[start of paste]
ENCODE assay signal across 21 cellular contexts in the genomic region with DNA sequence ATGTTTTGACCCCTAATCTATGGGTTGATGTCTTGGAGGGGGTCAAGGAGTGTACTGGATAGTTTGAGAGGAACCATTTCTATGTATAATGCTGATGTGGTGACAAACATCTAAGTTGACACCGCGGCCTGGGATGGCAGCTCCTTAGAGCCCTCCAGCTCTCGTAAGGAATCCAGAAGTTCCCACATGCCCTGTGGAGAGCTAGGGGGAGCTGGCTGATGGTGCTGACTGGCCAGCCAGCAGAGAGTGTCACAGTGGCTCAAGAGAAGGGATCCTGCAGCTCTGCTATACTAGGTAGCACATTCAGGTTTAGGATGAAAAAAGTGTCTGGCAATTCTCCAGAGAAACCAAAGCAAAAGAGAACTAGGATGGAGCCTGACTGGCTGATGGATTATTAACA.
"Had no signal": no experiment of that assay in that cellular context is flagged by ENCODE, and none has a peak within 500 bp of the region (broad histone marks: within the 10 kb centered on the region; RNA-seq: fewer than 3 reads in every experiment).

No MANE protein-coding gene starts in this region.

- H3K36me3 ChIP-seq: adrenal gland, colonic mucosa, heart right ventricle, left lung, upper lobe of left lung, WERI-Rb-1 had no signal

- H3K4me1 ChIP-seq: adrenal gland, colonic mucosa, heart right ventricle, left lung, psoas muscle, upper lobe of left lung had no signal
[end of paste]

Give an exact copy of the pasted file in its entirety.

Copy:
ENCODE assay signal across 21 cellular contexts in the genomic region with DNA sequence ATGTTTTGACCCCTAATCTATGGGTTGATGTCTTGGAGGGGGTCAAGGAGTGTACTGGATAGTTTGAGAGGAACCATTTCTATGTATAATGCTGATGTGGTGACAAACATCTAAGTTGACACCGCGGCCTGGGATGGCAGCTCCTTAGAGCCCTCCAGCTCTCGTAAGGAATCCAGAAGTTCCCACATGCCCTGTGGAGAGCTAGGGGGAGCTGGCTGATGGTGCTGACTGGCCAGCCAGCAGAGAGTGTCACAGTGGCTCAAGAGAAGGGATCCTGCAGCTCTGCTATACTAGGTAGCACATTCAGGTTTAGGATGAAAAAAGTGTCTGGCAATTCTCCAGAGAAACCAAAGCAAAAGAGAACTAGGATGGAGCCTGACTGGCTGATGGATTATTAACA.
"Had no signal": no experiment of that assay in that cellular context is flagged by ENCODE, and none has a peak within 500 bp of the region (broad histone marks: within the 10 kb centered on the region; RNA-seq: fewer than 3 reads in every experiment).

No MANE protein-coding gene starts in this region.

- H3K36me3 ChIP-seq: adrenal gland, colonic mucosa, heart right ventricle, left lung, upper lobe of left lung, WERI-Rb-1 had no signal

- H3K4me1 ChIP-seq: adrenal gland, colonic mucosa, heart right ventricle, left lung, psoas muscle, upper lobe of left lung had no signal